Samsung has seen a major drop in sales so far this year. This may be because many users are gradually considering the world's largest phone manufacturer to be a producer of cheap plastic, knock-offs or even thoughtless devices in every conceivable configuration hoping to be everything to everyone. This poor opinion of the brand has been present in discussion around almost every Samsung device with the exception of the Note line.
Despite the original Samsung Galaxy Note taking flak for being too big, and not breaking any sales records, it was rarely spoken of with negativity. This has held through to the current Note 3, which is a nearly 6-inch device that is beloved by those that use it.
Head on over to my Android Authority post if you want to see what is expected of the Note 4, otherwise, let me summarize below.
The Galaxy Note 4 does not look to stray from the fundamentals of the Note line. A 5.7-inch display gets a bump to QHD resolution, perhaps with a curved display configuration as well, but that is yet to be seen. The remaining specs are impressive, but realistically considered a natural progression of the technology. It should be noted that early AnTuTu benchmarks have seen the Exynos 5433 BIG.little configuration score more than forty thousand points, and that while clocked at just 1.3GHz. That's an impressive score compared to the mid-thirty thousand point scores achieved by the current line of flagship devices.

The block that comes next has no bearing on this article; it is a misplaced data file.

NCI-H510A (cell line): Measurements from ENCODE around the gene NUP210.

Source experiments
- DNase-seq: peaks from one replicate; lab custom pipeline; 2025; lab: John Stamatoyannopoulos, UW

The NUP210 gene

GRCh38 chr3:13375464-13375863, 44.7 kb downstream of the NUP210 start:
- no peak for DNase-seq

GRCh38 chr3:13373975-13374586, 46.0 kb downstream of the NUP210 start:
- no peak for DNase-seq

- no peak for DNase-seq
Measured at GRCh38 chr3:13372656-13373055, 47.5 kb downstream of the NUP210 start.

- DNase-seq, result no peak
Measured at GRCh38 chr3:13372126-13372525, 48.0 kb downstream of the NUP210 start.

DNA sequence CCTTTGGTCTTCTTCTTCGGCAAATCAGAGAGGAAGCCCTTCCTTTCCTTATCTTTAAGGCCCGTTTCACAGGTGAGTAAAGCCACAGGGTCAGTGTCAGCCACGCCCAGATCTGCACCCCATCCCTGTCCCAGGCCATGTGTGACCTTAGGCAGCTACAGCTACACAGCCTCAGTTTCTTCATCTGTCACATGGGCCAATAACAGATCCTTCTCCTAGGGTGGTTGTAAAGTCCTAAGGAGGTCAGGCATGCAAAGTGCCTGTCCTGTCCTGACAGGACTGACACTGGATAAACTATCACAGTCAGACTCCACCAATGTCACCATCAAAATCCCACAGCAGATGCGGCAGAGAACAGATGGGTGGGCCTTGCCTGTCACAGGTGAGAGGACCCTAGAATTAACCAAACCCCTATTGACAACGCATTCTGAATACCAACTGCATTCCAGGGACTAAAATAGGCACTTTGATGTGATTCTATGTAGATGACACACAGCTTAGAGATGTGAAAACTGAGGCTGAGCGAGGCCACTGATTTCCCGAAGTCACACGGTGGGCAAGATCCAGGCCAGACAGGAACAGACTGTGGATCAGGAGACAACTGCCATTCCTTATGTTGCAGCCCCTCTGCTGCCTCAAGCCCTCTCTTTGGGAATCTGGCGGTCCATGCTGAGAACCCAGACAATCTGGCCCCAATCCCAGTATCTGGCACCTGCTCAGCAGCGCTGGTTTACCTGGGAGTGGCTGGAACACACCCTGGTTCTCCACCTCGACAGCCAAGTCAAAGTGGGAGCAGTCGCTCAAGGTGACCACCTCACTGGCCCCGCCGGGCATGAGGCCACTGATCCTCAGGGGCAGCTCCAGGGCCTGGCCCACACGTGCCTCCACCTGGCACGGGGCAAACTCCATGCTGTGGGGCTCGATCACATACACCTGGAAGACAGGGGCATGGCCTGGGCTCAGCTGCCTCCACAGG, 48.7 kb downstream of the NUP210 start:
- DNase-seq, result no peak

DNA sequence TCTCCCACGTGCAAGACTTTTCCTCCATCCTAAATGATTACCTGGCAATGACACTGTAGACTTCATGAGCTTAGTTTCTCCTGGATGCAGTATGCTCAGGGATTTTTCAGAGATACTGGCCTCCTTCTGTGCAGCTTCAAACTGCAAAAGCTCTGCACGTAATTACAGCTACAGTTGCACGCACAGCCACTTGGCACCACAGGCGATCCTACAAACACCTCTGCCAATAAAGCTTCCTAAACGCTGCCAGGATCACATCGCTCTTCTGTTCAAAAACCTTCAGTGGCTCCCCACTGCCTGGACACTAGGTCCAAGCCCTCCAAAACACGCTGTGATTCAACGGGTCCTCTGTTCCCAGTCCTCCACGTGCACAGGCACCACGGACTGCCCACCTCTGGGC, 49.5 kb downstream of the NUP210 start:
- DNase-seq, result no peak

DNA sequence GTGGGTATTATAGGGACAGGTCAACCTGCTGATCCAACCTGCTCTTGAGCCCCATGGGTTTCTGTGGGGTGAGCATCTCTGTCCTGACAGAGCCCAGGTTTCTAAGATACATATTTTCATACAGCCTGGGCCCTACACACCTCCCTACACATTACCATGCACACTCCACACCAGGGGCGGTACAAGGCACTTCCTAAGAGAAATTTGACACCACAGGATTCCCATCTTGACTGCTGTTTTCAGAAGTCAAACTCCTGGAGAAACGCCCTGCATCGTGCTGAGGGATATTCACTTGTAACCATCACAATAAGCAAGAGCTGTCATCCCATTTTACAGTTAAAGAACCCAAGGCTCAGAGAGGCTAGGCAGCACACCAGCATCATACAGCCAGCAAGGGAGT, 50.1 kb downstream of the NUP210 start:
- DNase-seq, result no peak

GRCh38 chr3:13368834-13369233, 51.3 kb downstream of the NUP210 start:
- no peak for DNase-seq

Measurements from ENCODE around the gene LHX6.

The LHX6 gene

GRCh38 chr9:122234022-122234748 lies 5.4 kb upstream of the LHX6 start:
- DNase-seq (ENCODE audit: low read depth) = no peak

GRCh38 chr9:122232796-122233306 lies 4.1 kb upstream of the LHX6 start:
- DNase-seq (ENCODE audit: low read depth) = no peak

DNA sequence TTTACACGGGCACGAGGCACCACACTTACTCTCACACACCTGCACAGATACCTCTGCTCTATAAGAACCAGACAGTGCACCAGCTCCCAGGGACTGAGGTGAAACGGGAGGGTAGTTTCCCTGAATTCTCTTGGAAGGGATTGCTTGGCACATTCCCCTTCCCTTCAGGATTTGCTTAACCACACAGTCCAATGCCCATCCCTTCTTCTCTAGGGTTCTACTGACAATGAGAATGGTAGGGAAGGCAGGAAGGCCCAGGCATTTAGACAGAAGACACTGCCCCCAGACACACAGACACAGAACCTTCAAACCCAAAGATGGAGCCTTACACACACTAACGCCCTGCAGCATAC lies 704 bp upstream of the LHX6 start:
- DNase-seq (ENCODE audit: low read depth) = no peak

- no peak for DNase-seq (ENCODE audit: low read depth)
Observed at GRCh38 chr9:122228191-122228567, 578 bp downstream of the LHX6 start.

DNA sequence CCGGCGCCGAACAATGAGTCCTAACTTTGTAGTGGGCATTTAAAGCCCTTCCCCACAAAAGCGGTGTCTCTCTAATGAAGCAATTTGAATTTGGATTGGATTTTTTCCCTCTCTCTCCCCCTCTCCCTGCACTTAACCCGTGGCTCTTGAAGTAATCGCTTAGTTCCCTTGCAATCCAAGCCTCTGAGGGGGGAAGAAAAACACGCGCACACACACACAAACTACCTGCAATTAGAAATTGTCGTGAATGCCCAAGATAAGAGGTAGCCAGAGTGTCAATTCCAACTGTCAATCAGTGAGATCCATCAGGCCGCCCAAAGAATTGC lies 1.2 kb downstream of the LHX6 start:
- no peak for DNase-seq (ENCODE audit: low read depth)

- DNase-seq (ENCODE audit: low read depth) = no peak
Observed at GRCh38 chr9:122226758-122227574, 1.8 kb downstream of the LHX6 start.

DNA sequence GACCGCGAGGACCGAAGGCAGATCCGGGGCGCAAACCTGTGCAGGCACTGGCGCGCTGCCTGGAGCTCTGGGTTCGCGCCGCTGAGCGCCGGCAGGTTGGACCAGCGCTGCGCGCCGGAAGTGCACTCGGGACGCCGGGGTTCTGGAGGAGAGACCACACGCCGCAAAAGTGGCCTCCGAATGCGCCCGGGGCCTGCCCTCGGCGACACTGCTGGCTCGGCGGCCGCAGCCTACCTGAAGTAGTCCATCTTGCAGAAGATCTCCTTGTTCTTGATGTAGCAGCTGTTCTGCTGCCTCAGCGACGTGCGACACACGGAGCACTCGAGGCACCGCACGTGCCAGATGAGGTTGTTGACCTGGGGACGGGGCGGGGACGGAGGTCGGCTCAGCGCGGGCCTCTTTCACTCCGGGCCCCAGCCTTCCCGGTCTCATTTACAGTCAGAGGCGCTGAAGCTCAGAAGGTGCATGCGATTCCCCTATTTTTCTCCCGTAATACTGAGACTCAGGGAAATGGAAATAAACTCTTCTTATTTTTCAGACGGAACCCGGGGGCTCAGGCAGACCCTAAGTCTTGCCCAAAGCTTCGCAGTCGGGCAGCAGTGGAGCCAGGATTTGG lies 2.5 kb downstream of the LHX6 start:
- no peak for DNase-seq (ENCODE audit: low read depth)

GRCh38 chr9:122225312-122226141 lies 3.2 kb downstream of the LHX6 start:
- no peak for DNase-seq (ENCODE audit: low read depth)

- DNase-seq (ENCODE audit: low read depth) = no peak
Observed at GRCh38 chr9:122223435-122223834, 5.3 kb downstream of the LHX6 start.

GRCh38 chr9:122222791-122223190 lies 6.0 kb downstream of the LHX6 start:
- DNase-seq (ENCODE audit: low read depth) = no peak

So, what we have here is a large form factor smart phone, equipped with the best hardware that can reasonably be produced today. Users can expect great things from this device, especially since, in my opinion, Samsung needs to focus on this device and make it a feasible purchase for all users. Sure, it is a premium phone, and will be priced as such, but I think it would do them well to price it competitively, especially compared to the Galaxy S5.
I believe that the Note line should, and could, be Samsung's flagship line. There is too much bad blood around the S5, and users need help to forget about the many poor offerings that haven't stuck. The big question now, is Samsung risking failure by rushing the Note 4 to market. Sure, they need to compete with new iPhone offerings due in the same month, but to rush, and ruin, the Note 4, would be a major disservice to their image at a time when they need something good.
Don't screw it up, Samsung!
Where do you sit on this matter, is the Note 4, and Note lineup altogether, too large of a device for your needs?